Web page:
The Institute for Economics and Peace has released its annual “Global Peace Index” for 2017, reporting some shocking findings:
— Global Peace Index (@GlobPeaceIndex) June 1, 2017
According to the report, global terrorism has nearly tripled since 2011, and terrorism is now at an all-time high:
— The Voice of America (@VOANews) June 1, 2017
The Voice of America reports:
Worldwide terrorism is at an all-time high, and violence cost the global economy $14.3 trillion last year, with a $2.5 trillion impact in the United States alone.
These new figures from the latest Global Peace Index, a report on conflict and security, indicate that world peace has been deteriorating for the past decade, largely driven by terrorism and conflicts in the Middle East and Northern Africa.
The study says the decline interrupts long-term improvements the world had been making since the end of World War II.
According to the report, the annual number of terrorism incidents has almost tripled since 2011.
Deaths from terrorism have risen more than 900% since 2007 in the 35 countries that are members of the Organization for Economic Cooperation and Development. Of those members, 23 nations experienced terrorism related deaths over the past year.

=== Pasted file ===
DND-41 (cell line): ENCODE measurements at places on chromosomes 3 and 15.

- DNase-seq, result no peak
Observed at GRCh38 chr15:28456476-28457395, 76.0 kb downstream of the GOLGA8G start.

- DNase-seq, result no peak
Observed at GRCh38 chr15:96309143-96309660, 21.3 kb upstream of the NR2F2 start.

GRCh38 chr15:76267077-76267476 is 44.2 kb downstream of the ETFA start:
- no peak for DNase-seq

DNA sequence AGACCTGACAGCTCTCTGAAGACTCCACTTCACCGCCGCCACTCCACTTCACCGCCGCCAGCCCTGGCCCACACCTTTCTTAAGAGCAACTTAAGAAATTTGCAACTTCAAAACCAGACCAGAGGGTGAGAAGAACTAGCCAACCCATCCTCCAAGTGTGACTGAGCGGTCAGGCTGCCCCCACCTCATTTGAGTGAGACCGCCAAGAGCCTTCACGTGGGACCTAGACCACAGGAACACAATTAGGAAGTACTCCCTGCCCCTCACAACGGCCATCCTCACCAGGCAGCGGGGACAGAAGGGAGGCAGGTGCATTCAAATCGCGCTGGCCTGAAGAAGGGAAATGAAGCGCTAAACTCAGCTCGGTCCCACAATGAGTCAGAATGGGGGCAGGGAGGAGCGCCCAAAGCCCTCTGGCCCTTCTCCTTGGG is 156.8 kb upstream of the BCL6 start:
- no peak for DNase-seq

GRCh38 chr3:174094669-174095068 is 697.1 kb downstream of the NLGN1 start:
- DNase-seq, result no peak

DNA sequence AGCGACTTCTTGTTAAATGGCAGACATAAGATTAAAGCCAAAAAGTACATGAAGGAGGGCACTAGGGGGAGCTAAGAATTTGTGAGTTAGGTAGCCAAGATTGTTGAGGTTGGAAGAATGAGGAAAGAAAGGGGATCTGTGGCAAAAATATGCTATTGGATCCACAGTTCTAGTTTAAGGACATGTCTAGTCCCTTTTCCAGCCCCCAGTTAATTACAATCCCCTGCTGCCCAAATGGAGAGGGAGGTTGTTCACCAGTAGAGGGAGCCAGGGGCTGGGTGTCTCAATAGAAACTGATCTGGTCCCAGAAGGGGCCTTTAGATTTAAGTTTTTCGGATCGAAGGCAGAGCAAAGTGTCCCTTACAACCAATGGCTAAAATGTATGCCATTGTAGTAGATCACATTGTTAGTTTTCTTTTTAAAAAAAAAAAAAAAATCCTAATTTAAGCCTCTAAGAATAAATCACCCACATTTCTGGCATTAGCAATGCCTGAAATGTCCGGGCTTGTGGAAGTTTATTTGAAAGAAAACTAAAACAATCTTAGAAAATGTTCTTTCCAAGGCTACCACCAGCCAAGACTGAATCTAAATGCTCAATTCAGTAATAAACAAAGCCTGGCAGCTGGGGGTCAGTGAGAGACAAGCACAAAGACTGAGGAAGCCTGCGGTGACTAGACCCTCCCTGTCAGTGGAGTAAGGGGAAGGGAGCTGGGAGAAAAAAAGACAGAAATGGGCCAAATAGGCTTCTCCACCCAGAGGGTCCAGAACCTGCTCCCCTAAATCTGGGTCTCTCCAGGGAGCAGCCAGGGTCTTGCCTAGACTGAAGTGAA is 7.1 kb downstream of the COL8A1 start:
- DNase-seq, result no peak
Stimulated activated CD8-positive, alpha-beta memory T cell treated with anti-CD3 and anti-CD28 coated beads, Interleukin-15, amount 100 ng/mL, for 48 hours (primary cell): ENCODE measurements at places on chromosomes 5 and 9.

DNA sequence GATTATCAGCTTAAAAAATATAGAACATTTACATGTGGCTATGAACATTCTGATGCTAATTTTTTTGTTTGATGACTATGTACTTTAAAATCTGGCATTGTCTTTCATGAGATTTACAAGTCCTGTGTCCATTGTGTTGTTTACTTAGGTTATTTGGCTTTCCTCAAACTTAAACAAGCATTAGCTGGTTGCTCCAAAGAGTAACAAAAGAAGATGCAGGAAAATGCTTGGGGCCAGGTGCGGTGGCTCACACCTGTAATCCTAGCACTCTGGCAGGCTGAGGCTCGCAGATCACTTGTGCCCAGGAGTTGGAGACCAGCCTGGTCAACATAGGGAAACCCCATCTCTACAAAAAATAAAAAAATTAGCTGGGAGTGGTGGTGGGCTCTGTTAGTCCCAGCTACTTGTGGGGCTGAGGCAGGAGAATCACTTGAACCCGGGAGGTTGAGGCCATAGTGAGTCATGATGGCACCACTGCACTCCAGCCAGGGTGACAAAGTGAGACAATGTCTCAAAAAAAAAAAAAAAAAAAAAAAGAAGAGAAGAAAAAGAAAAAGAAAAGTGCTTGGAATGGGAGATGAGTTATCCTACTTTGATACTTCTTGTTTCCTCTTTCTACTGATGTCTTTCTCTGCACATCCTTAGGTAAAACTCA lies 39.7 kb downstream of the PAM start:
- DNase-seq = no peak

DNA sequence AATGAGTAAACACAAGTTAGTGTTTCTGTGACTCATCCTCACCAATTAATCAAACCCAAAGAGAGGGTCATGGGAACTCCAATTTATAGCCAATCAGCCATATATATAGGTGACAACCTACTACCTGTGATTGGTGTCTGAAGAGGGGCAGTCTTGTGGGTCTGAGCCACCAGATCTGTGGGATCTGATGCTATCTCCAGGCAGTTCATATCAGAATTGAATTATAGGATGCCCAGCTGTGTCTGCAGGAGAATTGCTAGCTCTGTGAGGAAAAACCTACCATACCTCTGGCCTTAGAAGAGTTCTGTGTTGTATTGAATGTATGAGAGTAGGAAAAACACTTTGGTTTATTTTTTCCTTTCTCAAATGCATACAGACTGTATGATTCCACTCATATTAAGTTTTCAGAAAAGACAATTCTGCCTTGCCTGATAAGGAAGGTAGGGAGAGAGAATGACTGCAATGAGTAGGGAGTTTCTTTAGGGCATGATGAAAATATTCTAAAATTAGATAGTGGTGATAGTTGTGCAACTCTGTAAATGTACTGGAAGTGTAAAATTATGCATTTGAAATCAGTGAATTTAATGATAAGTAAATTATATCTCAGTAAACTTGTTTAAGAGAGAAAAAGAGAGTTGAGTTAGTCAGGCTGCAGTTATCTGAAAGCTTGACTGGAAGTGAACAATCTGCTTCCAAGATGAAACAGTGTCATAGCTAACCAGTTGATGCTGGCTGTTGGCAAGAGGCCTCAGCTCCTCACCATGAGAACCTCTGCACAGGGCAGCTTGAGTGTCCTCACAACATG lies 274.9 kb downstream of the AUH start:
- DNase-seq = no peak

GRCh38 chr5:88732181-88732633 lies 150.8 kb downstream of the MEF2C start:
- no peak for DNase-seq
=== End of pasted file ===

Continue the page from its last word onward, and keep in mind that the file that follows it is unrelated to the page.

Those countries include Denmark, Sweden, France and Turkey.
One eye-popping graphic from the report (p. 36):
This is quite a turnaround from this time last year during the presidential campaign — when the media was trumpeting supposed major declines in terrorism:
— Francesco Mancini (@ManciniFr) November 17, 2016
— Vox (@voxdotcom) June 6, 2016
Only a few were willing to acknowledge the growing terrorism problem developing in the West:
— FiveThirtyEight (@FiveThirtyEight) June 30, 2016
As I noted here at PJ Media after the terror attack in Nice last July, attacks in the West were occurring at a rate of one every 84 hours:
ISIS inspired or directed attacks outside Syria/Iraq occurring once every 84 hours since June 8 https://t.co/0Lh5LgphhF
— Patrick Poole (@pspoole) July 26, 2016